The state of California is, and has been, a staunch supporter of electric cars and tight regulations aimed at curbing car emissions in order to reduce pollution. Most of its programs and initiatives have supported the sale of electrified cars in general, but the state may take a much bigger, more worrying step.

It started last fall when California Governor Jerry Brown expressed interest in potentially banning the sale of cars powered by internal combustion engines as part of a long-term goal to reduce the state’s greenhouse gas emissions by 80 percent from 1990 levels by 2050. Things have since progressed as on Wednesday Democratic Assemblymember Phil Ting introduced a bill that if passed would ban the sale of vehicles powered by an internal combustion engine.

The bill, known as the Clean Cars 2040 Act, proposes that all vehicles sold in the state from 2040 must be zero-emission vehicles, meaning plug-in hybrids would also be banned. There are some exceptions, though. The bill does not apply to commercial vehicles weighing more than 10,000 pounds. Some extended-range electric cars may also be excluded.

"We’re at an inflection point,” Ting said in a statement. “We’ve got to address the harmful emissions that cause climate change."

California would follow the Netherlands, Norway, France, the United Kingdom, India, and China if it were to introduce its own ban on the sale of new cars powered by fossil fuels. China, however, hasn't revealed a set date for its ban to take effect, but it floated 2040 as a potential start date. It may be later, according to some industry analysts.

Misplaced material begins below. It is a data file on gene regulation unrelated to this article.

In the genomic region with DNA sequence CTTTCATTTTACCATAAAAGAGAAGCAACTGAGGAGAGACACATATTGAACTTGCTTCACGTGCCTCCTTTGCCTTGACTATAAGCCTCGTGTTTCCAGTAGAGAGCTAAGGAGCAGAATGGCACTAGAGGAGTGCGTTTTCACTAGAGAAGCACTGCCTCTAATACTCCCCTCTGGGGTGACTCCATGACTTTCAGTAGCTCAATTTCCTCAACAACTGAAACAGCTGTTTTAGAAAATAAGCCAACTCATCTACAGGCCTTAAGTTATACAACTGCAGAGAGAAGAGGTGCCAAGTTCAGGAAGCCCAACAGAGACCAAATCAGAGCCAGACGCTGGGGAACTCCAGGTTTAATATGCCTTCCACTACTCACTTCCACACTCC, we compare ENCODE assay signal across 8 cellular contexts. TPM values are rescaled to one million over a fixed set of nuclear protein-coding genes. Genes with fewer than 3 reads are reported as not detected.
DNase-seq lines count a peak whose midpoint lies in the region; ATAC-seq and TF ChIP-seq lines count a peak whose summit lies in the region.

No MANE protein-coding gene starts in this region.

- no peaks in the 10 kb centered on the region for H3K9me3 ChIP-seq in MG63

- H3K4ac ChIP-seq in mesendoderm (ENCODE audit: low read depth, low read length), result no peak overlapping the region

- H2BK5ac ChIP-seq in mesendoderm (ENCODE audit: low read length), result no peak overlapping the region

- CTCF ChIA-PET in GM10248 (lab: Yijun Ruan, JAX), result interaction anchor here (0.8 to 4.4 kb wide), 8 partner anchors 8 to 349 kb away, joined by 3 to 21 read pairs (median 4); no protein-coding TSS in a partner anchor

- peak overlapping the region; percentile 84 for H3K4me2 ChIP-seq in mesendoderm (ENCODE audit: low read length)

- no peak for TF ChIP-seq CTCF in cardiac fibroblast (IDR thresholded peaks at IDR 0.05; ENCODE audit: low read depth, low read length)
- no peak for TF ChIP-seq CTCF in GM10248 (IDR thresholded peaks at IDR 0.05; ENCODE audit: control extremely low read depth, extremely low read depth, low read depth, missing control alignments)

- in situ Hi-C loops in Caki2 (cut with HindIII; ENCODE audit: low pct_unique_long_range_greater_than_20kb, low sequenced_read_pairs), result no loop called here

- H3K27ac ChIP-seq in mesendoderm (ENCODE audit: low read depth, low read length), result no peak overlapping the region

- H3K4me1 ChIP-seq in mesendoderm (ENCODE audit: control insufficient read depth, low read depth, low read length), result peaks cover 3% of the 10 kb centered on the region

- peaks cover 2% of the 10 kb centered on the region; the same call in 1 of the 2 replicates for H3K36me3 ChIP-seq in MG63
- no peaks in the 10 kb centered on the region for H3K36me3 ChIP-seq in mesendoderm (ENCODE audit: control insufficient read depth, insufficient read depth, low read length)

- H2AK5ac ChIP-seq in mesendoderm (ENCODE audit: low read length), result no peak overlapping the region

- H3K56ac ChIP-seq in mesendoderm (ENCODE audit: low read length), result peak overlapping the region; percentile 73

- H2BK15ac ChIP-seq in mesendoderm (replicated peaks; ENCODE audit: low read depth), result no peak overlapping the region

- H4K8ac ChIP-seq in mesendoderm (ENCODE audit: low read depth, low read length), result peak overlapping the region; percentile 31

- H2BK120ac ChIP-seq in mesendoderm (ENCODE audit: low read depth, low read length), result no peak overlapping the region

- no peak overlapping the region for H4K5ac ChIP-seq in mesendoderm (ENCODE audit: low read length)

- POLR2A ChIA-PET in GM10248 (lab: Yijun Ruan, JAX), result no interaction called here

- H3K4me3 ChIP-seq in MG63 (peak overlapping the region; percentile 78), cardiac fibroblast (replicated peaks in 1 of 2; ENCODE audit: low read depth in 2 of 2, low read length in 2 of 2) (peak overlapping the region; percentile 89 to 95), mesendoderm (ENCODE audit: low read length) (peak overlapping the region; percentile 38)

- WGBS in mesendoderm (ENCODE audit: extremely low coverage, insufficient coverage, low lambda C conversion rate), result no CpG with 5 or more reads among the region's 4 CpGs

The potential for California to follow the Asian and European countries would have just as much of an impact, too. More cars are sold in California than any other state. In fact, more cars are sold in the state than in some major countries such as France.

Thus, a ban on internal combustion engines would affect automakers in profound ways as they would have to adjust their vehicle portfolios to embrace electric and fuel cell cars more quickly than many plan to at present. Already, the Association of Global Automakers has cast doubts on California's interest in banning internal combustion engines. It argued that consumers must be able to afford the electric cars required to meet emission and climate goals.